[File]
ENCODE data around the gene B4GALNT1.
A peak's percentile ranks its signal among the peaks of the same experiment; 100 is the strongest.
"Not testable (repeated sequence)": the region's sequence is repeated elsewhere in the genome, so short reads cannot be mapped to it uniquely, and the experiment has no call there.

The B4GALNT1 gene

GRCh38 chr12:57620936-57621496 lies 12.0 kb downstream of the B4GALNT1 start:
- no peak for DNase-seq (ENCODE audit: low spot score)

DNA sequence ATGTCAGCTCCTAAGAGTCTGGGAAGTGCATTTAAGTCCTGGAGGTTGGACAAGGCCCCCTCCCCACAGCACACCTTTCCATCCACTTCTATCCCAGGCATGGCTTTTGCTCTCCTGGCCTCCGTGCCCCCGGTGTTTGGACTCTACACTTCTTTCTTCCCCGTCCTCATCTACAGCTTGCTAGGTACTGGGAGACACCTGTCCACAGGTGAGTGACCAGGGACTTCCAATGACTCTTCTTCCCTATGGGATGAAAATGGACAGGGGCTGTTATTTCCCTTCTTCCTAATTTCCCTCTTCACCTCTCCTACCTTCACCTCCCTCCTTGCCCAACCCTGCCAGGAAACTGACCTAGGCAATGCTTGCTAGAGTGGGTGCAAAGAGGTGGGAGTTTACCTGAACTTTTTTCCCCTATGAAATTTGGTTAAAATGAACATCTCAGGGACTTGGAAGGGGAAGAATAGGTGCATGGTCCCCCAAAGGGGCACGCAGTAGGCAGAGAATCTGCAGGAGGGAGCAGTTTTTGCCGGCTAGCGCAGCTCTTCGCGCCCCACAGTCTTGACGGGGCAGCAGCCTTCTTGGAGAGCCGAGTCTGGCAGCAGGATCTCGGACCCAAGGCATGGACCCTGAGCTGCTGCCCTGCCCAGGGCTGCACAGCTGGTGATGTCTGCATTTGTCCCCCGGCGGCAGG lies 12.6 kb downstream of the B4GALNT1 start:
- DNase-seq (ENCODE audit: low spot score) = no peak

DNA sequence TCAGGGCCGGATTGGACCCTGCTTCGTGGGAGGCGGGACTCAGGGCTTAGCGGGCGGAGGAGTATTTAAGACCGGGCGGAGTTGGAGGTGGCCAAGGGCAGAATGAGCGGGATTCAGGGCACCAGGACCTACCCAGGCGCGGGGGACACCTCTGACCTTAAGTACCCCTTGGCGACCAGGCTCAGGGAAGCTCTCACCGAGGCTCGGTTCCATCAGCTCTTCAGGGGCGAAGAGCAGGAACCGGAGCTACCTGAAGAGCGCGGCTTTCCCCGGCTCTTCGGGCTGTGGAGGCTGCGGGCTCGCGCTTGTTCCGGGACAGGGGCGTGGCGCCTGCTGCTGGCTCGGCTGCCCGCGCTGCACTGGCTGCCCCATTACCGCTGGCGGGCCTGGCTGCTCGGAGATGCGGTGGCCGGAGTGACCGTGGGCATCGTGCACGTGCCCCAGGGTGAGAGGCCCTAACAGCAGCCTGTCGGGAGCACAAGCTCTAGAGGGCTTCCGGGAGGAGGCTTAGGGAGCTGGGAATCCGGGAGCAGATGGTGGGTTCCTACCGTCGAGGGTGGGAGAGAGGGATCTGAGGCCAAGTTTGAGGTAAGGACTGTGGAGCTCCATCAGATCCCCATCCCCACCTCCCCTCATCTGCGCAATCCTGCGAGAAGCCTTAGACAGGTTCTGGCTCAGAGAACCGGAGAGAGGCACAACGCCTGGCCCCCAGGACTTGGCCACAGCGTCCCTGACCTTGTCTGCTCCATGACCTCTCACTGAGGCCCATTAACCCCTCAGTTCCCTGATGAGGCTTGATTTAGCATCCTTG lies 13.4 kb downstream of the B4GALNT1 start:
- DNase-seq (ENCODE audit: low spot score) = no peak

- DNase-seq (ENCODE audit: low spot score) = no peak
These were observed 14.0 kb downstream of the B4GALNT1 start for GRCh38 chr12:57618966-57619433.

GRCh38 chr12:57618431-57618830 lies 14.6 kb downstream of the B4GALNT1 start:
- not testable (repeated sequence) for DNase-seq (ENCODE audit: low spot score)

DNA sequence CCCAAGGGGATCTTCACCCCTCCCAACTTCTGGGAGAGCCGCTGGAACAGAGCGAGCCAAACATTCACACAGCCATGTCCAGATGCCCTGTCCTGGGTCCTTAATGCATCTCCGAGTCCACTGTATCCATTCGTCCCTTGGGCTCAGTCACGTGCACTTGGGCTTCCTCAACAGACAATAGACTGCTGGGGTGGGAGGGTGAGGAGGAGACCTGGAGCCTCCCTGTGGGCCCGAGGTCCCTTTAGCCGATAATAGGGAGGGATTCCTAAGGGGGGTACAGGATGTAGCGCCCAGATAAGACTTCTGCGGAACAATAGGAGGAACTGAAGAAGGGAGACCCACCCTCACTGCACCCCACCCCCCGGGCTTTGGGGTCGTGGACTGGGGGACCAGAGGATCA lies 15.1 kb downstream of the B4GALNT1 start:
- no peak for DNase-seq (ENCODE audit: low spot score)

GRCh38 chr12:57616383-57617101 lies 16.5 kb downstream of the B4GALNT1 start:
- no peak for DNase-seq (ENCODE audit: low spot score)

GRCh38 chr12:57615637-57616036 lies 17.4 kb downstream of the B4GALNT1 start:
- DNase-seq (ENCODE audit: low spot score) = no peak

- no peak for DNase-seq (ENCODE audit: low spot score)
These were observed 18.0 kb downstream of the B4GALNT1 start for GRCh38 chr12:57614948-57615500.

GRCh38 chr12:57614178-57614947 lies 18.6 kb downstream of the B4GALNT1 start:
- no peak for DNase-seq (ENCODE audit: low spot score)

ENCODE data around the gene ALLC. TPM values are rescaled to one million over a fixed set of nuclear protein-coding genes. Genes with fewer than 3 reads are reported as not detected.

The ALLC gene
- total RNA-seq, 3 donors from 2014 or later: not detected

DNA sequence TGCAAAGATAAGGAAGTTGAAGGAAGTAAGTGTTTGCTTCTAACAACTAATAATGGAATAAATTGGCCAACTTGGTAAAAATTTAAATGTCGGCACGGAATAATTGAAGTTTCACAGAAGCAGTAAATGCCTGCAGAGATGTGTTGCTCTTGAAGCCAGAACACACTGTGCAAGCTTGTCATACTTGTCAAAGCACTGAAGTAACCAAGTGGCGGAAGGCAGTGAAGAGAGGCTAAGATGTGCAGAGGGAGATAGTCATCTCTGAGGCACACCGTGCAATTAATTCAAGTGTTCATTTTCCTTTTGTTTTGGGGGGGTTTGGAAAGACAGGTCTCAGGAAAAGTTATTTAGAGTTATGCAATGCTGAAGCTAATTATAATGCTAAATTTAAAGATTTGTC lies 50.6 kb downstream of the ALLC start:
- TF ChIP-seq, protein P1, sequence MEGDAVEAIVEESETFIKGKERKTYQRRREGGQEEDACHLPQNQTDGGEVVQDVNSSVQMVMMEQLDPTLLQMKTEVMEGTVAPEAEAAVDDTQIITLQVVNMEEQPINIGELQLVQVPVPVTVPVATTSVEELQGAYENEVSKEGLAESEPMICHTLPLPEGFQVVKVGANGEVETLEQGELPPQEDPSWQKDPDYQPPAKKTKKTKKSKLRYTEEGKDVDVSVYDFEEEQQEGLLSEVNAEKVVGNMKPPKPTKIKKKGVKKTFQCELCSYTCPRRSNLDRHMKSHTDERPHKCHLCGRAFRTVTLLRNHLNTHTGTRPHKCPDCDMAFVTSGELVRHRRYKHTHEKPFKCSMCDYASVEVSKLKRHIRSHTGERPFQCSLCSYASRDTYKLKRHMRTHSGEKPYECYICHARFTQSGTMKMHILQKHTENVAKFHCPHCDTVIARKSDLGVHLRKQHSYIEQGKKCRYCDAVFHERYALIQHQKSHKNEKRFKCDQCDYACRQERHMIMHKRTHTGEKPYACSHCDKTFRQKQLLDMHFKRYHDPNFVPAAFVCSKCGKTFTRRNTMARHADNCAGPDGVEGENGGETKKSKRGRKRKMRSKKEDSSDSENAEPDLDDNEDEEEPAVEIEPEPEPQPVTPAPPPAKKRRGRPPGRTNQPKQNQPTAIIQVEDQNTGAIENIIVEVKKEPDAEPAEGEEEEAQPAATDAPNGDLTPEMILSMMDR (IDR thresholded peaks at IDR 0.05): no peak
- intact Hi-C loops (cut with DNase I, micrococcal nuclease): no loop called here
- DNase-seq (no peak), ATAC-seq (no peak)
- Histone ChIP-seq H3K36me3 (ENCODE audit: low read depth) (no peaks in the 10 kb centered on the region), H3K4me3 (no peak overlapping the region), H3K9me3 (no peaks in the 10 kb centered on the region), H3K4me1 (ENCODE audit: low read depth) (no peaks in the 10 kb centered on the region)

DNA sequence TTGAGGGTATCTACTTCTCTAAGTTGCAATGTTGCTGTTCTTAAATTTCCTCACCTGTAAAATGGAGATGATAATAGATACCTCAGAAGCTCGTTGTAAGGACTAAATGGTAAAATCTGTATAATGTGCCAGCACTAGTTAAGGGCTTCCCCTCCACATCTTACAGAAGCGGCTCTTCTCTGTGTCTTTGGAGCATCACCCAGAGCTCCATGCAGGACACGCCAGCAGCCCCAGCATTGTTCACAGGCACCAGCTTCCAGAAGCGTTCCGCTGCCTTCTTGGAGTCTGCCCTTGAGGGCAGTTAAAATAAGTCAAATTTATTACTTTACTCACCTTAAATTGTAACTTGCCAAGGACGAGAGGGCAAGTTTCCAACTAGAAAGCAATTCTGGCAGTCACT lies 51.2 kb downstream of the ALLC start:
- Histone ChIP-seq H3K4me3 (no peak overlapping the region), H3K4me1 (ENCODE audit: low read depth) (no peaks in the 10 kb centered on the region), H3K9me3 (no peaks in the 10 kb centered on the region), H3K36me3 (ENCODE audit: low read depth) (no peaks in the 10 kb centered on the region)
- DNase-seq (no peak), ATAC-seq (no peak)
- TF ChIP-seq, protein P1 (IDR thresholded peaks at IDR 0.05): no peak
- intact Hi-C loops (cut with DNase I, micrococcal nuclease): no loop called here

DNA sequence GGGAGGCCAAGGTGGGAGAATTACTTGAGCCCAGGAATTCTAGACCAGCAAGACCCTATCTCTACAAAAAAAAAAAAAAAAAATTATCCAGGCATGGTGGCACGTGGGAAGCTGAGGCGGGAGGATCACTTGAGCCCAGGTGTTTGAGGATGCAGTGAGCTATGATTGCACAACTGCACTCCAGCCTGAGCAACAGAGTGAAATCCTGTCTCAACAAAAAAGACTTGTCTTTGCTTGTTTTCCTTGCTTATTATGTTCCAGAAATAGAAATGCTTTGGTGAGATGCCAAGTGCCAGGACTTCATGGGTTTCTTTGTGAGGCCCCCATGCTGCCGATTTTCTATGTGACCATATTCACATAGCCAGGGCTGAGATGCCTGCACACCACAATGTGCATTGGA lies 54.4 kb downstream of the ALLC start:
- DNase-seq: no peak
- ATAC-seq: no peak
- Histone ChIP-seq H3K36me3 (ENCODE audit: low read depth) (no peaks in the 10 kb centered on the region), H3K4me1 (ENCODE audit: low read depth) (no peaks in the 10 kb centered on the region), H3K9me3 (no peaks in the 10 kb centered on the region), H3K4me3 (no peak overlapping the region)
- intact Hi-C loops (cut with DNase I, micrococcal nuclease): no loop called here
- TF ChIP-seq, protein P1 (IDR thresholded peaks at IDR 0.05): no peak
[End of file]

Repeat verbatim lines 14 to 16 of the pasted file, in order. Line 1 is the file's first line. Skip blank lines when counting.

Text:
- not testable (repeated sequence) for DNase-seq (ENCODE audit: low spot score)

DNA sequence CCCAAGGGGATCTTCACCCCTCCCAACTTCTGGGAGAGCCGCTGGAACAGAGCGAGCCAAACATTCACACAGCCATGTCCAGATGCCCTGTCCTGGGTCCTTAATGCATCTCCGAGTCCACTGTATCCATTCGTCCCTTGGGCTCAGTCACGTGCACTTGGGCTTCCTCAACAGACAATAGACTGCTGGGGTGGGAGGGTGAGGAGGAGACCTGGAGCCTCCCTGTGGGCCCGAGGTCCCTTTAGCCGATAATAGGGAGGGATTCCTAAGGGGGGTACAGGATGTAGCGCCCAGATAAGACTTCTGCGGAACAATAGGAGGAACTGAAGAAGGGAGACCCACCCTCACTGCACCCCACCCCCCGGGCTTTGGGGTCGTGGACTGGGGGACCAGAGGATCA lies 15.1 kb downstream of the B4GALNT1 start:
- no peak for DNase-seq (ENCODE audit: low spot score)